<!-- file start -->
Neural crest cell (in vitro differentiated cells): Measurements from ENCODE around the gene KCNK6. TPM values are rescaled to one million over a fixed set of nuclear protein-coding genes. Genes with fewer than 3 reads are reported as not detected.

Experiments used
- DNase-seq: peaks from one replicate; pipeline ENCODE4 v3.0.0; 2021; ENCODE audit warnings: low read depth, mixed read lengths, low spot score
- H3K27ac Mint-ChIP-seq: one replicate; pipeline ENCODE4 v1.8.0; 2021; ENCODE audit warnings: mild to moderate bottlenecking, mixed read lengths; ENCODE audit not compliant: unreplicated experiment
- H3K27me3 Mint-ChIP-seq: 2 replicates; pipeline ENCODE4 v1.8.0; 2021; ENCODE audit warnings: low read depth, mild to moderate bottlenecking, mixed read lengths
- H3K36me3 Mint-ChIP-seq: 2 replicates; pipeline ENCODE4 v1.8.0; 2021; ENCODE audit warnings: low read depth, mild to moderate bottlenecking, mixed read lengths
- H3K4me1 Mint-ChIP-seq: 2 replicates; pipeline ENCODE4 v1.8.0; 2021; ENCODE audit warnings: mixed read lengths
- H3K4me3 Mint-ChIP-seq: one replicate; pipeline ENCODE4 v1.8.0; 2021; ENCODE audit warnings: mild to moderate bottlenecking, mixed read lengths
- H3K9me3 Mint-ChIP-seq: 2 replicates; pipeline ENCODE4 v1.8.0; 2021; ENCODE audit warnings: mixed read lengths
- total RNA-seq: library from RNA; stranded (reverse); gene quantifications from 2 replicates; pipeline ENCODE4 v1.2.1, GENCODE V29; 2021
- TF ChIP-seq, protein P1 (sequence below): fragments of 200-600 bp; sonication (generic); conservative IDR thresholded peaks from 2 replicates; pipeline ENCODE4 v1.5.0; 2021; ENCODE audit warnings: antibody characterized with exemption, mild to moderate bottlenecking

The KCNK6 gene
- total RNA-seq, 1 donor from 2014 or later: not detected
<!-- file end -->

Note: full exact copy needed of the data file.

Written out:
Neural crest cell (in vitro differentiated cells): Measurements from ENCODE around the gene KCNK6. TPM values are rescaled to one million over a fixed set of nuclear protein-coding genes. Genes with fewer than 3 reads are reported as not detected.

Experiments used
- DNase-seq: peaks from one replicate; pipeline ENCODE4 v3.0.0; 2021; ENCODE audit warnings: low read depth, mixed read lengths, low spot score
- H3K27ac Mint-ChIP-seq: one replicate; pipeline ENCODE4 v1.8.0; 2021; ENCODE audit warnings: mild to moderate bottlenecking, mixed read lengths; ENCODE audit not compliant: unreplicated experiment
- H3K27me3 Mint-ChIP-seq: 2 replicates; pipeline ENCODE4 v1.8.0; 2021; ENCODE audit warnings: low read depth, mild to moderate bottlenecking, mixed read lengths
- H3K36me3 Mint-ChIP-seq: 2 replicates; pipeline ENCODE4 v1.8.0; 2021; ENCODE audit warnings: low read depth, mild to moderate bottlenecking, mixed read lengths
- H3K4me1 Mint-ChIP-seq: 2 replicates; pipeline ENCODE4 v1.8.0; 2021; ENCODE audit warnings: mixed read lengths
- H3K4me3 Mint-ChIP-seq: one replicate; pipeline ENCODE4 v1.8.0; 2021; ENCODE audit warnings: mild to moderate bottlenecking, mixed read lengths
- H3K9me3 Mint-ChIP-seq: 2 replicates; pipeline ENCODE4 v1.8.0; 2021; ENCODE audit warnings: mixed read lengths
- total RNA-seq: library from RNA; stranded (reverse); gene quantifications from 2 replicates; pipeline ENCODE4 v1.2.1, GENCODE V29; 2021
- TF ChIP-seq, protein P1 (sequence below): fragments of 200-600 bp; sonication (generic); conservative IDR thresholded peaks from 2 replicates; pipeline ENCODE4 v1.5.0; 2021; ENCODE audit warnings: antibody characterized with exemption, mild to moderate bottlenecking

The KCNK6 gene
- total RNA-seq, 1 donor from 2014 or later: not detected